Chinese visitors to Australia more than doubled between 2009 and 2013 (latest annual data), to 715,000. There are however questions how much of Chinese visitor holiday spend is made and kept in China. Visitors for the first nine months of 2014 were up 13.4%. Australia was the 43rd largest country in terms of volume of visitors but 11th for overall spend and first for spend per visitor (this partially reflects Australia's higher costs).

Annual Chinese visitors to Australia: 2009-2013

Australia and China working towards open skies agreement

Half of Australia's international passengers travel under an open skies agreement. At CAPA's Australia Pacific Aviation Outlook Summit in Sydney in Aug-2014, Australian Department of Infrastructure and Regional Development Secretary Mike Mrdak outlined that Australia would like to form an open skies agreement with China. Australia expects the China market to grow 10% per annum. This is lower than the 15%+ growth rates in visitors in recent years but reflects growth coming off a much higher base than in past years.

Annual growth in Chinese visitors to Australia: 2009-2013

China wants to see its airlines sustainably grow. A cap on capacity ensures the floodgates are not opened. Mr Mrdak noted that with two million annual China-Australia seats operating at a 75% load factor, there were still half a million empty seats. This does not necessarily create the sustainability Mr Mrdak's department aims to have in aviation. Mr Mrdak noted over-growth means consolidation with capacity removals impacting airports and tourism economy.

Australian Department of Infrastructure and Regional Development Secretary Mike Mrdak speech on Australia's international aviation policy at CAPA summit: Aug-2014

On a panel discussion, Sydney Airport CEO Kerrie Mather partially disagreed with this view. Ms Mather noted the major three airlines in China may have been content with the bilateral arrangement, but smaller airlines that want to grow are held back. Ms Mather used the example of Sichuan Airlines only being able to serve Sydney twice a week under the previous bilateral.

'Getting the Policy Settings Right for International Airline Expansion' Panel discussion on Australia's international aviation policy at CAPA summit: Aug-2014

Xiamen Airlines expected to enter Sydney while Air China and China Eastern boost services

The announcement of the expanded traffic rights came as Ms Mather was in China meeting with airlines. "We have been in discussions with a number of Chinese airlines that want to fly to Sydney, but the existing agreement has been at capacity over the peak season for a number of years," Ms Mather said in a statement.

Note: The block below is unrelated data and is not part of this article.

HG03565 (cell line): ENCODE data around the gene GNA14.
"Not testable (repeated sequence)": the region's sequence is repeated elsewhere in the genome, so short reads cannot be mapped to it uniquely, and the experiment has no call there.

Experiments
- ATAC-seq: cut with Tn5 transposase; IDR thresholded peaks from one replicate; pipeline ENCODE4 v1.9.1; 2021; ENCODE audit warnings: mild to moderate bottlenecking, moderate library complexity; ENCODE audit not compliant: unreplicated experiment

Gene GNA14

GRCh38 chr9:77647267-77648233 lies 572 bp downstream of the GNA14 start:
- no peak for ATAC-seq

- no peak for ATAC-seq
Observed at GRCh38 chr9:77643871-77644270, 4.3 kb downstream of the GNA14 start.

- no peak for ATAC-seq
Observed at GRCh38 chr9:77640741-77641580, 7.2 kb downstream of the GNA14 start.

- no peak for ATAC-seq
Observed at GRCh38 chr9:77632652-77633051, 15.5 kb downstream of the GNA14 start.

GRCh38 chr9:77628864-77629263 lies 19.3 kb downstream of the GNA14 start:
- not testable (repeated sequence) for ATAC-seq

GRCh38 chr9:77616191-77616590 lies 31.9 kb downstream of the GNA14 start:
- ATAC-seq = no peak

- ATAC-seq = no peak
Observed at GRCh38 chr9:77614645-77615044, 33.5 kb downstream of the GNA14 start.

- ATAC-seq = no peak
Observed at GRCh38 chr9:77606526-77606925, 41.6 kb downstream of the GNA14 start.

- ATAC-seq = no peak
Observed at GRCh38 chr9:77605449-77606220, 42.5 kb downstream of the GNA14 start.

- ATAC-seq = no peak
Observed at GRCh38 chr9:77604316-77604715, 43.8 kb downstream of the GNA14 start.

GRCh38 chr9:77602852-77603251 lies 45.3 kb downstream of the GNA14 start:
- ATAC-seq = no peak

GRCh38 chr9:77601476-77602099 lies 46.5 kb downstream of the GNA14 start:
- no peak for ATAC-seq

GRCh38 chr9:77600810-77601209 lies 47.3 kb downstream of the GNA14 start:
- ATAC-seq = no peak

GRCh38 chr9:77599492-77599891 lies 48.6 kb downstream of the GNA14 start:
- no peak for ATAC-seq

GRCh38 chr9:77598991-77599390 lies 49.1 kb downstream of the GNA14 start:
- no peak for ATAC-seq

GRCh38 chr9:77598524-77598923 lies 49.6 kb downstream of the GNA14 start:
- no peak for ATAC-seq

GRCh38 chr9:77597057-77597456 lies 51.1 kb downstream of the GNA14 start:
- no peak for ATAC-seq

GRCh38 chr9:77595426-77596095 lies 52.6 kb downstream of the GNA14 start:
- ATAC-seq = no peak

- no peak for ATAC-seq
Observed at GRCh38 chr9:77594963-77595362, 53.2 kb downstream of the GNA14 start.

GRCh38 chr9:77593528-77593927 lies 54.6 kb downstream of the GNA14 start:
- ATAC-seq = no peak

Sydney is interested in building services from more secondary Chinese cities, with Ms Mather noting: "Some of our largest unserved markets are outside of the primary hubs of Beijing, Shanghai and Guangzhou and our strategy is to attract more visitors from these cities." While the route profitability of such secondary city services is questionable, airports are eager for the services and Chinese provincial governments are willing to provide subsidies so Chinese airlines can continue their international expansion.

Ms Mather's visit was reported to have successfully secured a three or four weekly service to Sydney from Xiamen Airlines, which is still waiting to deploy its new 787s on long-haul routes. The Sydney service is expected before the end of the year but Xiamen may make its long-haul debut earlier on a European route.

Air China meanwhile will launch seasonal Beijing-Melbourne service while China Eastern will add an extra weekly flights between Sydney and Shanghai Pudong, supplementing its existing daily service. Air China's announcement was flagged as part of an earlier global route launch while China Eastern's increase was raised in its application with Qantas for a joint-venture.

See related reports:

China Southern has set out to have 55 return services to Australia and New Zealand this year. After large growth recently in Australia (and facing bilateral limits), China Southern grew in Auckland to establish more direct China-New Zealand traffic flows. Many Chinese visitors to New Zealand currently arrive via Australia.

See related report: Chinese airline growth in direct services will reduce New Zealand dependency on Australian transfers

Growth may be unprofitable but long-term opportunity remains

Reuters reported that the expanded China-Australia air service agreement pushed shares at the main Chinese airlines up about 3-5%. Ironically, the growth the expansion allows may create short- and medium-term profitability challenges at those airlines. But for receiving airports, this is not a concern - unless the service ends. Commercially sustainable operations are in everyone's interests.

Likewise the Chinese government providing short-term subsidies in hopes of long-term service may face the reality that some flights cannot be profitable without subsidies.

Governments can continue subsidising long-haul expansion or have a public loss by losing the service. The CAAC may well be wise to not pursue open skies and the flood of capacity and resulting volatility that would bring its airlines.